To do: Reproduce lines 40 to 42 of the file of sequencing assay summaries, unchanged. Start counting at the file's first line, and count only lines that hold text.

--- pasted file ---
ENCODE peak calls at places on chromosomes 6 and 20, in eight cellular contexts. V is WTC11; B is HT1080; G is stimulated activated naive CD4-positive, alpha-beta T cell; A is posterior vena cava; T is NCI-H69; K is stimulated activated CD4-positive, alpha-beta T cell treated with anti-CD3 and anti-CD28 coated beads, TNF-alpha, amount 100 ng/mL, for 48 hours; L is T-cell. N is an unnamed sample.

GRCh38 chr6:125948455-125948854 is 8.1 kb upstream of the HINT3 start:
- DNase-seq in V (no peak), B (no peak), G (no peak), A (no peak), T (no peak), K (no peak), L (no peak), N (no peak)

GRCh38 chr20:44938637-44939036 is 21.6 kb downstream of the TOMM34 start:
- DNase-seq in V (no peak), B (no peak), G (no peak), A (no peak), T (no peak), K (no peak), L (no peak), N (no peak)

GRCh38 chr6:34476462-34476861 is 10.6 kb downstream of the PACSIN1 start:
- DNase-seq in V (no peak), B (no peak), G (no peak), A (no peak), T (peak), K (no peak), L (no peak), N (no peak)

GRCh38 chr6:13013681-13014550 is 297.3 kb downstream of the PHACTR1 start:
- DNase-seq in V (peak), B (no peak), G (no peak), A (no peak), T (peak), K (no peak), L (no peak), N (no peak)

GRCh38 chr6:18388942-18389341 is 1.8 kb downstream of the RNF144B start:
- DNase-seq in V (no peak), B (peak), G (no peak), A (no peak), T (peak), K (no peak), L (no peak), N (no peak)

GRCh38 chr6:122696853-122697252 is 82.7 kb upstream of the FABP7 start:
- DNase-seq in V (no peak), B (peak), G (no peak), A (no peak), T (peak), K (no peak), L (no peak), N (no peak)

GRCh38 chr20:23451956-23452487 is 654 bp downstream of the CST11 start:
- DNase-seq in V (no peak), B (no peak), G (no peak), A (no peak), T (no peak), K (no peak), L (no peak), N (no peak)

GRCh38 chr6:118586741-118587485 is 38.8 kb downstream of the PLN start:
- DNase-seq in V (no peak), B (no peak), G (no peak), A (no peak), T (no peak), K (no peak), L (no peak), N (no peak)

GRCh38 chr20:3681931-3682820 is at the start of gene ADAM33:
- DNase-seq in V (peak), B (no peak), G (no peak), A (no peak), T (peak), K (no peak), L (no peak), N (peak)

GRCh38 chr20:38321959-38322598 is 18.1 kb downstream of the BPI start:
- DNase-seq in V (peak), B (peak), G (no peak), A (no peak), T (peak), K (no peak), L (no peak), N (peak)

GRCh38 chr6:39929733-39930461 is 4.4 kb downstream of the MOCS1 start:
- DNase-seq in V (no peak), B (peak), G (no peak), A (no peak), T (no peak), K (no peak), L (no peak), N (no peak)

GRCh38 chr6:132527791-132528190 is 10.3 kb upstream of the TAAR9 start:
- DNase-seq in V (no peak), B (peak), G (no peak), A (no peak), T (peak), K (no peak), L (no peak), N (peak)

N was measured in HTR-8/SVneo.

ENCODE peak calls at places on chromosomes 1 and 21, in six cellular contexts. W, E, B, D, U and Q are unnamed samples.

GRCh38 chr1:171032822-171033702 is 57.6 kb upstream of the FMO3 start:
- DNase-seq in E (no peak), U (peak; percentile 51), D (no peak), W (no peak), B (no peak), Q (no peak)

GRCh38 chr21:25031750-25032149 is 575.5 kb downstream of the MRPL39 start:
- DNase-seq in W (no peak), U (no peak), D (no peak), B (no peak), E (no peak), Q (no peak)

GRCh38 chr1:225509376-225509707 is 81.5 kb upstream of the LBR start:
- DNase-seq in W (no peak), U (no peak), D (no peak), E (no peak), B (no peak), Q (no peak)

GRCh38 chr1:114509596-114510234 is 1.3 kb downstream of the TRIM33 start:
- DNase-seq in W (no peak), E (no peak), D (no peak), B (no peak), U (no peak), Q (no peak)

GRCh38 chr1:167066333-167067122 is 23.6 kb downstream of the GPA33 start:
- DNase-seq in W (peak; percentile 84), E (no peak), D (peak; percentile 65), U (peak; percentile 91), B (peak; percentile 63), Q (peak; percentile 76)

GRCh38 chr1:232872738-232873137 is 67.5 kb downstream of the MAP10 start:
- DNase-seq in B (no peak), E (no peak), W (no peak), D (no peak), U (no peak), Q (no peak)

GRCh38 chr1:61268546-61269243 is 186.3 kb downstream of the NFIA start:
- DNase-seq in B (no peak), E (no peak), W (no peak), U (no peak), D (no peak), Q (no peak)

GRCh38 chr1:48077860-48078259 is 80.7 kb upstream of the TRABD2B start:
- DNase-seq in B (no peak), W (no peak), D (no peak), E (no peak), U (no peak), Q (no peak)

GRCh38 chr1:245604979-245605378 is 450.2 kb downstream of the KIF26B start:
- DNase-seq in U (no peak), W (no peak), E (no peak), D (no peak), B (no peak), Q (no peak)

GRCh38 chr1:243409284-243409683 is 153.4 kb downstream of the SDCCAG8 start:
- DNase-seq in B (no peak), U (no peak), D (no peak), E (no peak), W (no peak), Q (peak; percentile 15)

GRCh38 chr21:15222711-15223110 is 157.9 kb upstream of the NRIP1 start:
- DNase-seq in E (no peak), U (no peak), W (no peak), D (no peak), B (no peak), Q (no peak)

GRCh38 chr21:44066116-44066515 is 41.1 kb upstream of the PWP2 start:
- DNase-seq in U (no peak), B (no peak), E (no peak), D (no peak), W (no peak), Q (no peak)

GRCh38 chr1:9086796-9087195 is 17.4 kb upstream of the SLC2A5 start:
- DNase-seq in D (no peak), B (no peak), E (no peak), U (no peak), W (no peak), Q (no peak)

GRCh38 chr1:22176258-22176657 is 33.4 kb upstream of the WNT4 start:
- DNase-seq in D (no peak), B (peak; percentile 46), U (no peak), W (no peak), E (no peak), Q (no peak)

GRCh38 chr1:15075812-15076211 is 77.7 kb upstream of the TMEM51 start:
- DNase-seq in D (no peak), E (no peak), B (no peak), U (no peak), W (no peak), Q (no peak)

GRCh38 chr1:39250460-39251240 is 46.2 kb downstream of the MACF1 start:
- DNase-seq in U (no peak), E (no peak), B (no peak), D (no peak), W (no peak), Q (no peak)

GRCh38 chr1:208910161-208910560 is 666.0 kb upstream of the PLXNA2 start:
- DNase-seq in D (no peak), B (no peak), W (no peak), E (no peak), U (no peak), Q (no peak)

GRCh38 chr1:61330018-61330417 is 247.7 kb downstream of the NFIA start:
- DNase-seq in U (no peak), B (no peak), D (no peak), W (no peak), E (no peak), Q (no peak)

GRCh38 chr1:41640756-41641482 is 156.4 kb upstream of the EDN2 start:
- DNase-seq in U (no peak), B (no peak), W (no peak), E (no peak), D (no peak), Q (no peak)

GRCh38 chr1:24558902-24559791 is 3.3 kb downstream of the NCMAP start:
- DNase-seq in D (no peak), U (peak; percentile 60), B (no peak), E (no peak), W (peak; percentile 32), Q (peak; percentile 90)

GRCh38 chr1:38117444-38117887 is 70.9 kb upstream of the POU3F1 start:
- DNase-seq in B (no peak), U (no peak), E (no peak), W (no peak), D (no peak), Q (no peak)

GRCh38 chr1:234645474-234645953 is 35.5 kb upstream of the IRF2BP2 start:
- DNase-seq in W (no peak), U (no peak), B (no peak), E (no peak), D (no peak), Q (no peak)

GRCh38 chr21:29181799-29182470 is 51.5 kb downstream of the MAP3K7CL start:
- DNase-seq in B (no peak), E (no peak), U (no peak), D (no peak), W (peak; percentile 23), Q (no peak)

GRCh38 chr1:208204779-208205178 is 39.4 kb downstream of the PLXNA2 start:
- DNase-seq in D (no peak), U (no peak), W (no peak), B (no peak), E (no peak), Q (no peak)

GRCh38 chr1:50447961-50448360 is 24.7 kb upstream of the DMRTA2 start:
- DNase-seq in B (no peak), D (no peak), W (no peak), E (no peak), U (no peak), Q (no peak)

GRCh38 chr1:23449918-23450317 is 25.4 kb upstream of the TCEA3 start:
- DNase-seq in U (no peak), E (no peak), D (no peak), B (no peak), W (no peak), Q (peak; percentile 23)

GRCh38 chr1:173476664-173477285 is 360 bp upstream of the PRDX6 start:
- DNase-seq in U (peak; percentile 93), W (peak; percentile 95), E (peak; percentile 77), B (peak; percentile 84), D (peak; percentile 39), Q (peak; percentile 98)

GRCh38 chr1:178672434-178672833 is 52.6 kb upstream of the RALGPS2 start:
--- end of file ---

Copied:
GRCh38 chr1:61268546-61269243 is 186.3 kb downstream of the NFIA start:
- DNase-seq in B (no peak), E (no peak), W (no peak), U (no peak), D (no peak), Q (no peak)

GRCh38 chr1:48077860-48078259 is 80.7 kb upstream of the TRABD2B start: